Wednesday, June 29, 2011

Fig Leather


Mom likes to say that my generation has it easy when it comes to research projects.  Gone are the days of sitting in a shadowy microfiche room, searching, squinty-eyed, for a hidden gem.  Now, we can access all manner of articles with the click of a mouse.

Sorry to tell you, Mom, but research just got even easier.  Thanks to the wonderful world of  Google Books, I am (almost) done with my first grad school term paper.  I've used this nifty site to access dozens of professional books, many of which are out of print. 

So what does my research paper have to do with food?  Well, I can only look at online textbooks for so long before my brain begins to wander.  I've had figs on my mind lately, and decided I'd poke around Google Books to see if there were any books about them.  Jackpot!  I found a USDA bulletin from 1921 called Fig Growing in the South Atlantic and Gulf States.  Inside, I found several suggestions for preserving figs, but one method in particular- fig leather, caught my eye.  I went straight to the kitchen and got to work.  The product was amazing- a mildly sweet Fruit Roll-up for adults, full of figgy flavor. 

Adapted from Fig Growing in the South Atlantic and Gulf States

2 cups fresh figs, washed and stems removed
1 tbsp powdered sugar

1.  Line a baking sheet with heat-safe plastic wrap or parchment paper and set oven to "warm".
2.  Puree figs in a food processor.  Spread fig puree onto plastic wrap (or parchment paper) in a very thin layer.
3.  Place baking sheet in the warm oven.  Remove when fruit leather is fully dehydrated and peels off in a single sheet, about 10-12 hours.  (Leather may be slightly tacky to the touch.)
4.  Separate fig leather from cooking surface.  Sprinkle with powdered sugar and roll up like a jelly cake.  Slice into serving-size pieces and store in an air-tight, moisture proof container.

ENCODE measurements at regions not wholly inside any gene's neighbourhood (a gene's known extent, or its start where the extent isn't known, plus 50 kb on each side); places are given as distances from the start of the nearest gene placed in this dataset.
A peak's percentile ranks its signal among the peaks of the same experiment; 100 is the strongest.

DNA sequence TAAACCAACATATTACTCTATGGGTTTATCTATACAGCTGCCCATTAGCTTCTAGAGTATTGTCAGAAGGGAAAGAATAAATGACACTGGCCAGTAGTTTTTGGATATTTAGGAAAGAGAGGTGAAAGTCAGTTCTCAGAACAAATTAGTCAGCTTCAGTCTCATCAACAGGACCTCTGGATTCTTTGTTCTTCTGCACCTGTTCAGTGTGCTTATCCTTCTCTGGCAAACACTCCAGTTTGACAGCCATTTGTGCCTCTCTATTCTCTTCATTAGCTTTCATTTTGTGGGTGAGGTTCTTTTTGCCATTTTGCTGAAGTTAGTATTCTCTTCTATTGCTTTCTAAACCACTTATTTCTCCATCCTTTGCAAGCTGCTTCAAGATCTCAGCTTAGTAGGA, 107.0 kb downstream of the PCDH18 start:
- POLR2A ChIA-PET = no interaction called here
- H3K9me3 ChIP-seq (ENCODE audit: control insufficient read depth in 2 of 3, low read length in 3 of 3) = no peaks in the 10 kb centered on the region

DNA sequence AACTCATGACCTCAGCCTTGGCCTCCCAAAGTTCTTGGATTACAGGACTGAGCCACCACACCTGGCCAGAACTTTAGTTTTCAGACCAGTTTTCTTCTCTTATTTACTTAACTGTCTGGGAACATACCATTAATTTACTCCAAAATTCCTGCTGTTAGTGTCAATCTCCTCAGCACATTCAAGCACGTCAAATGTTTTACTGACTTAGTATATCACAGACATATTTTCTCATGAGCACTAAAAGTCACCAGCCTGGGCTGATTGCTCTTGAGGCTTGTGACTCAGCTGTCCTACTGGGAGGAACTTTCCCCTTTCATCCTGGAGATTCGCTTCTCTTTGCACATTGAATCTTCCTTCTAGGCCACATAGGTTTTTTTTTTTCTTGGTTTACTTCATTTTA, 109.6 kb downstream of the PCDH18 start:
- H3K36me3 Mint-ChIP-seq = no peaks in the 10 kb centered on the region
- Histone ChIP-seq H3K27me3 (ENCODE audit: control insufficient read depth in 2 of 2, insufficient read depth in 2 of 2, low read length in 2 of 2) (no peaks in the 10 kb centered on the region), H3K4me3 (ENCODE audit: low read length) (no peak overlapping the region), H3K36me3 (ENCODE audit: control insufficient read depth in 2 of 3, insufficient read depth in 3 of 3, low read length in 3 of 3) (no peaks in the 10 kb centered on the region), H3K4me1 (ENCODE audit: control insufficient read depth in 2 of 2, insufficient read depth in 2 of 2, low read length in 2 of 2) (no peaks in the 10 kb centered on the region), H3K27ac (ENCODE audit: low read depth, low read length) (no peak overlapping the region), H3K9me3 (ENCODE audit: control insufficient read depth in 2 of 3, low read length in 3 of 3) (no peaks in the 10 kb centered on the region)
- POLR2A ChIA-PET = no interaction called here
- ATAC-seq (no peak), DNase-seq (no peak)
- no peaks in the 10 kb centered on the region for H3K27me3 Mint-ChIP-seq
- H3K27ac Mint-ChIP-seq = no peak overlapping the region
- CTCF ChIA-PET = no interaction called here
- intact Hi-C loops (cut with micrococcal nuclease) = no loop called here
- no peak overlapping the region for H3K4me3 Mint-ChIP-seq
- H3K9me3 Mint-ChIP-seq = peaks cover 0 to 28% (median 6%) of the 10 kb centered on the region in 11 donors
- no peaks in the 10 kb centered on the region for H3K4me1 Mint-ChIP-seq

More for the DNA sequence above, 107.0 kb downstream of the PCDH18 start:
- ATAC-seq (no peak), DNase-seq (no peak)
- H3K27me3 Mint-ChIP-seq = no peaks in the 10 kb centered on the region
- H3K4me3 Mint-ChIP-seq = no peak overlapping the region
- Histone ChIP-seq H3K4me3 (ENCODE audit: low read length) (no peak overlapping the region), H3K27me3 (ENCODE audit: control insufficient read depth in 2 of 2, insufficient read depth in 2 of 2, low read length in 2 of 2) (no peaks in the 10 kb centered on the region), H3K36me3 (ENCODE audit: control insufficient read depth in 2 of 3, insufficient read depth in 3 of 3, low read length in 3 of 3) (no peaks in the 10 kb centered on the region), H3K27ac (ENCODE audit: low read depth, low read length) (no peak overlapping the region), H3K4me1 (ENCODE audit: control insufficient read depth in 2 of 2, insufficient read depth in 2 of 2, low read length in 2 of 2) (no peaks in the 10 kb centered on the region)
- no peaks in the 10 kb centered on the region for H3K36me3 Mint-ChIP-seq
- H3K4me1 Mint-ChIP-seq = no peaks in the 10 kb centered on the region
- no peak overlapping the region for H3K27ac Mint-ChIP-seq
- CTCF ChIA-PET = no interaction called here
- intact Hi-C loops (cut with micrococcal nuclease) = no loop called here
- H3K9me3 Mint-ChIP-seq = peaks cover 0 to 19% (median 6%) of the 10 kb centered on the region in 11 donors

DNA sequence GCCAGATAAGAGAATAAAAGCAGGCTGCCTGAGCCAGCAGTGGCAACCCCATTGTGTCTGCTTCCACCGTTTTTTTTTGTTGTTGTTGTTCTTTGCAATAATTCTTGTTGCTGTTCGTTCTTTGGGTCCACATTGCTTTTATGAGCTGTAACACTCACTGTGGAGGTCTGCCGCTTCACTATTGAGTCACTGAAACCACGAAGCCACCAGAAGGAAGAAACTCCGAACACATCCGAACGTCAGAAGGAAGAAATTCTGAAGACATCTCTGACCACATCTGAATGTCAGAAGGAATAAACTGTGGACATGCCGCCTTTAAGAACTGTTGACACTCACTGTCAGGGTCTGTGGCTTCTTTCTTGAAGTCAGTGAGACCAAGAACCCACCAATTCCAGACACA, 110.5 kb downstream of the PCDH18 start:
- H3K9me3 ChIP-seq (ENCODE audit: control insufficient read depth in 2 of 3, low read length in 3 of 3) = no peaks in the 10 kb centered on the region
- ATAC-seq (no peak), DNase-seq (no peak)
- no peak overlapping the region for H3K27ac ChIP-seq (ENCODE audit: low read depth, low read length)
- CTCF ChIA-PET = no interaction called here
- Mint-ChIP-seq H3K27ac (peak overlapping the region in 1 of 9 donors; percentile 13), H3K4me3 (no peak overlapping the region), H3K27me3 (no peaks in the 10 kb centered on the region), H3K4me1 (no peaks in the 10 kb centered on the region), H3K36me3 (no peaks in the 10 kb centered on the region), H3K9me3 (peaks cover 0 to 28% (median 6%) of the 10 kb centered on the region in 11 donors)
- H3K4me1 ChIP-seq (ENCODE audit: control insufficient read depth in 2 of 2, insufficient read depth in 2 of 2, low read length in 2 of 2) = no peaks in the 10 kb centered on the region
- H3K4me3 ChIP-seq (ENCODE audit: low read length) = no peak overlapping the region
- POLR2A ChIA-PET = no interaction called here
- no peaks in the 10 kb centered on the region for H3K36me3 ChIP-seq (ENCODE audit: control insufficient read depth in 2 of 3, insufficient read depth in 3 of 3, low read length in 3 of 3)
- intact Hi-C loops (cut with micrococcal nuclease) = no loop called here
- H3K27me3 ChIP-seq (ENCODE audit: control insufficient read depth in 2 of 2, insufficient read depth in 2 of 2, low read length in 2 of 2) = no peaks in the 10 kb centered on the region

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Monday, June 27, 2011

Squash Casserole

I'll admit it, I'm a creature of habit.  If squash casserole is on the menu, I'm ordering it.  I don't even care whether it "goes" with my entree.  Baked chicken + squash casserole?  Awesome.  Pizza + squash casserole?  Sweet!  Sushi + squash casserole?

Well... I guess I do have my limits. 

Anyway, my grandparents sent me home with a bag full of freshly-picked squash a couple of days ago and I knew just what I wanted to make.  This casserole hit the spot- crushed Ritz crackers were the perfect topping to all that cheesy squash-y goodness.  Try it, you'll like it.  :)

Adapted from Paula Deen
Serves 6

6 cups diced yellow squash (about 6 medium squash)
1 tbsp vegetable oil
1 large onion, chopped
4 tablespoons butter
1/2 cup sour cream
1/2 tsp salt
1/4 tsp pepper
1/4 tsp garlic powder
1 cup grated cheddar cheese
1 cup crushed Ritz crackers


1.  Preheat oven to 350 degrees.

2.  In a large nonstick skillet, heat oil over medium-low until shimmering but not smoking.  Add squash and saute until it is very soft, about 15 to 20 minutes.  Drain any accumulated liquid and place cooked squash pieces in a large bowl.
3.  Add butter and onion pieces to skillet and return to heat.  Saute for five minutes.  Add cooked onion, sour cream, cheese, and seasonings to the bowl and stir to combine. 
4.  Place squash mixture in a buttered casserole dish and top with cracker crumbs.  Bake for 25-30 minutes until casserole is piping hot and lightly browned.
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Saturday, June 25, 2011

Cucidati (Sicilian Fig Cookies)

I like picking figs.  I like rain.
I do not like picking figs in the rain.
On a stepladder.  (I know!)

Our backyard figs started ripening this week, which is a much-celebrated event in the Ommy Noms household.  The first thing I did after eating one five LOTS of figs straight off the tree was dig up my beloved cucidati recipe.  (Cucidati are fig-filled cookies, similar to Fig Newtons, that are served at Christmastime in Sicily.)